While the Pentagon rethinks and restructures its Littoral Combat Ship (LCS), the U.S. has agreed to help Japan develop its own coastal warship with similar attributes.

Recent Pentagon guidance directs the U.S. Navy to halt negotiations for any more LCS contracts less than halfway through the service’s proposed 52-ship buy, as the Defense Department reviews other options to make the vessels more lethal and survivable.

The headquarters for U.S. Forces in Japan confirms that the two countries will collaborate on a littoral warship. The initiative was first revealed in a statement from the Japanese Ministry of Foreign Affairs.

The statement says Japanese Foreign Minister Fumio Kishida and Ambassador Caroline Kennedy “exchanged a document on March 4 in Tokyo concerning studies for joint development between the government of Japan and the United States for optimization of the high-speed littoral combat ship under the bilateral Mutual Defense Assistance (MDA) agreement,” according to an unofficial translation.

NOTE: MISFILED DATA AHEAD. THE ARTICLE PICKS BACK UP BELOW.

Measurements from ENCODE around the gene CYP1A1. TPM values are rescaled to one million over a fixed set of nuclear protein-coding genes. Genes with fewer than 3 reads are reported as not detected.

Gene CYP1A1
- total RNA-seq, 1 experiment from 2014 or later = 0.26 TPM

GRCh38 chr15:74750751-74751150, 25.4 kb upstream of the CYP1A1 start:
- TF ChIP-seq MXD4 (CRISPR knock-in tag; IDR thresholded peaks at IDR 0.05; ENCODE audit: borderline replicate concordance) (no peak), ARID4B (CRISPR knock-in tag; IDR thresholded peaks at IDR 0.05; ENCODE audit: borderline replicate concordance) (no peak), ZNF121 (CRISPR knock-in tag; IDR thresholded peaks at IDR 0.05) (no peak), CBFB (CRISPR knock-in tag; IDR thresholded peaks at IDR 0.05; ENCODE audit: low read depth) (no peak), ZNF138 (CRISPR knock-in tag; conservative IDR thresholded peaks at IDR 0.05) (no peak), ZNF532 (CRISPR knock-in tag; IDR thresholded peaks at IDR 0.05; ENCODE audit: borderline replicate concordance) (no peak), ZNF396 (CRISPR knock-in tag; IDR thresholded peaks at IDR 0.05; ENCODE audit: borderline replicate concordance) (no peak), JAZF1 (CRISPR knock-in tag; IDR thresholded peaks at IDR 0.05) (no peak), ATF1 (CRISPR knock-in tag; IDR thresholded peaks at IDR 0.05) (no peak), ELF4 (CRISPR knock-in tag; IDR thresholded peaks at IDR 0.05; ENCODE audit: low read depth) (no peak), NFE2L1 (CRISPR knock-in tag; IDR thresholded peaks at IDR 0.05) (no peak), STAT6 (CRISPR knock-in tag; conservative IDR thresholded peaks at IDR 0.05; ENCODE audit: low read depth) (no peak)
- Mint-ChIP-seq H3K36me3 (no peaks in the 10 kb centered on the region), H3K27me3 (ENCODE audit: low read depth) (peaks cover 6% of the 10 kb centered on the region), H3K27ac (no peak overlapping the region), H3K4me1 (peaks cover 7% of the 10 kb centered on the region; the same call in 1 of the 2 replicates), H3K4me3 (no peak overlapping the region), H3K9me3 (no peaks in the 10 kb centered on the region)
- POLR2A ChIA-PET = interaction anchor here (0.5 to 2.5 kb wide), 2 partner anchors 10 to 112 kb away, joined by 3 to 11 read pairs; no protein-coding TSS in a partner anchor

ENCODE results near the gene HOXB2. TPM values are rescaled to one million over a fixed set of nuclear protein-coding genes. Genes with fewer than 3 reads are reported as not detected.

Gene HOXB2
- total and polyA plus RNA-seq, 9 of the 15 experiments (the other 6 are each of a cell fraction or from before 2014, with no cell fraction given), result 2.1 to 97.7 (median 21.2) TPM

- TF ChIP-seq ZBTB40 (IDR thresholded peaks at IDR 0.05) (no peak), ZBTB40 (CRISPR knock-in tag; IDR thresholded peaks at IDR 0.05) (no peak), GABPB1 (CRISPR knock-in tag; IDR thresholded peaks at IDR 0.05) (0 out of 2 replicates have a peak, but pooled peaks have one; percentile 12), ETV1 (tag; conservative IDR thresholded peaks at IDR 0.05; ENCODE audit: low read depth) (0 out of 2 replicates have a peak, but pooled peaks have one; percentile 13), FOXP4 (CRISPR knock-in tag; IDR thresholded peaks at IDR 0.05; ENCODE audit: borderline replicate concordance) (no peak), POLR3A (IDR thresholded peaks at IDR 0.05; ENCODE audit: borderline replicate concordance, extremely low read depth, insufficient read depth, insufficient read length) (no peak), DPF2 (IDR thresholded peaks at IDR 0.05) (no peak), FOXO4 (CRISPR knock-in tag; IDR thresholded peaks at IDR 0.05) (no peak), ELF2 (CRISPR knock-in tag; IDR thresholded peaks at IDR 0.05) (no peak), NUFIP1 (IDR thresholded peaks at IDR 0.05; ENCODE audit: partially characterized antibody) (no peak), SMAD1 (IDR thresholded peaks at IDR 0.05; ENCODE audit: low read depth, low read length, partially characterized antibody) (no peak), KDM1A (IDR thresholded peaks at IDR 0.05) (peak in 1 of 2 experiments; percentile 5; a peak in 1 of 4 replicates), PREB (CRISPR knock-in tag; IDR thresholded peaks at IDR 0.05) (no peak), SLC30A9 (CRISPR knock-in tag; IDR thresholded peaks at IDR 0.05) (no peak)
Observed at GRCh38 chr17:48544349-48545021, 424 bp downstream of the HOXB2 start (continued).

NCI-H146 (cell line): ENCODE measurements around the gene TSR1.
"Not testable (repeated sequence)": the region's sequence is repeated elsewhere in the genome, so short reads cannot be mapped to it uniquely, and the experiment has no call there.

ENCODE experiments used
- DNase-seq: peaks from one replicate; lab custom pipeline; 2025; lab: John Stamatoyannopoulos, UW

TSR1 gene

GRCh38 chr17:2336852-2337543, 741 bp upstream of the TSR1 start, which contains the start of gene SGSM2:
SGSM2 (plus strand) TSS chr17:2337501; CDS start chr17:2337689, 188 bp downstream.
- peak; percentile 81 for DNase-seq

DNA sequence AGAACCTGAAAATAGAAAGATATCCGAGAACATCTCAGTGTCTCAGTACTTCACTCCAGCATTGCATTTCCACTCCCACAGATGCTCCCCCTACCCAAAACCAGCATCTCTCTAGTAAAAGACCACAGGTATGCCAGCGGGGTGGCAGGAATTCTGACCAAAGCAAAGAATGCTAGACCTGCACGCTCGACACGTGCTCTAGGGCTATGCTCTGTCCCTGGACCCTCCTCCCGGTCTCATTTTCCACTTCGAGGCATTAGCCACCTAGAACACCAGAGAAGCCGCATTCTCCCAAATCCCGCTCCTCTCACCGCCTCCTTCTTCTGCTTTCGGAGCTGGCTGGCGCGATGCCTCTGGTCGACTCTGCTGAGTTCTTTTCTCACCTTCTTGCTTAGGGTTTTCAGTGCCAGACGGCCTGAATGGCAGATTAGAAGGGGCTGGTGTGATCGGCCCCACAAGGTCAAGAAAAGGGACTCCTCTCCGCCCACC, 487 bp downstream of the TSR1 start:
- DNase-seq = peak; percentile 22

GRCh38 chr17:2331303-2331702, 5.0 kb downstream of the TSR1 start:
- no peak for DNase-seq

The exact details of what the warship would be are still sketchy. The U.S. State Department, which reportedly worked out the deal, did not reply to queries. The U.S. Navy and Defense Department said they were unaware of any such agreement, and the U.S. Embassy in Japan directed queries to the foreign affairs ministry.

The prime contractor for one of the LCS industry teams in the U.S., Lockheed Martin, said it knew nothing of the agreement. Austal USA, the lead of the other team, did not reply to a request for comment.

Asian press reports, however, indicate the ship could be a trimaran, which could make it similar in scope and design to the Austal LCS variant, which displaces roughly 3,000 tons and is an all-aluminum vessel steered by waterjets.

Both LCS versions are marked by their high speeds. They are being developed to perform countermine, antisubmarine and surface warfare missions, using interchangeable mission module packages to shift from one task to the other.

The shallow draft, quick speed and flexibility of the ships are deemed ideal for the Asia-Pacific region, regional naval analysts say.